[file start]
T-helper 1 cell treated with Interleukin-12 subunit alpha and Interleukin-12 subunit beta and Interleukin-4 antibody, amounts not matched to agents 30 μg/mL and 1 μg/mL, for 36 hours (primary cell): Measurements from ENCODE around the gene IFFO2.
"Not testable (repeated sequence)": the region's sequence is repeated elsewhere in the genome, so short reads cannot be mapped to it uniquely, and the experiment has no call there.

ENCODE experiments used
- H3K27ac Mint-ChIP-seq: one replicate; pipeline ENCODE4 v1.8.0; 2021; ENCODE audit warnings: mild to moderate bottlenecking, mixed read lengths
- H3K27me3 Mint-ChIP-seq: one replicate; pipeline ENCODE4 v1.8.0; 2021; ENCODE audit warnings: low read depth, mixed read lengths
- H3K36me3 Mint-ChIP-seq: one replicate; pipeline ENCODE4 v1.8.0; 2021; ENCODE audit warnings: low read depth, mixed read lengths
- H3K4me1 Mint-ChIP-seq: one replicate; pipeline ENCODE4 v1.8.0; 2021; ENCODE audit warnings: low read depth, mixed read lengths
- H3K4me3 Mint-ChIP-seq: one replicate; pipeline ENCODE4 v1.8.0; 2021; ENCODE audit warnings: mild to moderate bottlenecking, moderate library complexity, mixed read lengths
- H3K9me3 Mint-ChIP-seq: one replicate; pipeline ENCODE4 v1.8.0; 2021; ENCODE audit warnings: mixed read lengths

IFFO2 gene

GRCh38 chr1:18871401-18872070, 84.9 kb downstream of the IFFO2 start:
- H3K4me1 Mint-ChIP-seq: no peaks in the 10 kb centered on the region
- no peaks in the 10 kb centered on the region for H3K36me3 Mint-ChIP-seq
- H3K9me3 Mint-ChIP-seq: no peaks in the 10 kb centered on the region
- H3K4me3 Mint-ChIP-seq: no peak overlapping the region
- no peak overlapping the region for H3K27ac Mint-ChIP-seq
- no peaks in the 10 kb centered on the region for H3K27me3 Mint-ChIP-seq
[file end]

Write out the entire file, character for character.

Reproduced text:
T-helper 1 cell treated with Interleukin-12 subunit alpha and Interleukin-12 subunit beta and Interleukin-4 antibody, amounts not matched to agents 30 μg/mL and 1 μg/mL, for 36 hours (primary cell): Measurements from ENCODE around the gene IFFO2.
"Not testable (repeated sequence)": the region's sequence is repeated elsewhere in the genome, so short reads cannot be mapped to it uniquely, and the experiment has no call there.

ENCODE experiments used
- H3K27ac Mint-ChIP-seq: one replicate; pipeline ENCODE4 v1.8.0; 2021; ENCODE audit warnings: mild to moderate bottlenecking, mixed read lengths
- H3K27me3 Mint-ChIP-seq: one replicate; pipeline ENCODE4 v1.8.0; 2021; ENCODE audit warnings: low read depth, mixed read lengths
- H3K36me3 Mint-ChIP-seq: one replicate; pipeline ENCODE4 v1.8.0; 2021; ENCODE audit warnings: low read depth, mixed read lengths
- H3K4me1 Mint-ChIP-seq: one replicate; pipeline ENCODE4 v1.8.0; 2021; ENCODE audit warnings: low read depth, mixed read lengths
- H3K4me3 Mint-ChIP-seq: one replicate; pipeline ENCODE4 v1.8.0; 2021; ENCODE audit warnings: mild to moderate bottlenecking, moderate library complexity, mixed read lengths
- H3K9me3 Mint-ChIP-seq: one replicate; pipeline ENCODE4 v1.8.0; 2021; ENCODE audit warnings: mixed read lengths

IFFO2 gene

GRCh38 chr1:18871401-18872070, 84.9 kb downstream of the IFFO2 start:
- H3K4me1 Mint-ChIP-seq: no peaks in the 10 kb centered on the region
- no peaks in the 10 kb centered on the region for H3K36me3 Mint-ChIP-seq
- H3K9me3 Mint-ChIP-seq: no peaks in the 10 kb centered on the region
- H3K4me3 Mint-ChIP-seq: no peak overlapping the region
- no peak overlapping the region for H3K27ac Mint-ChIP-seq
- no peaks in the 10 kb centered on the region for H3K27me3 Mint-ChIP-seq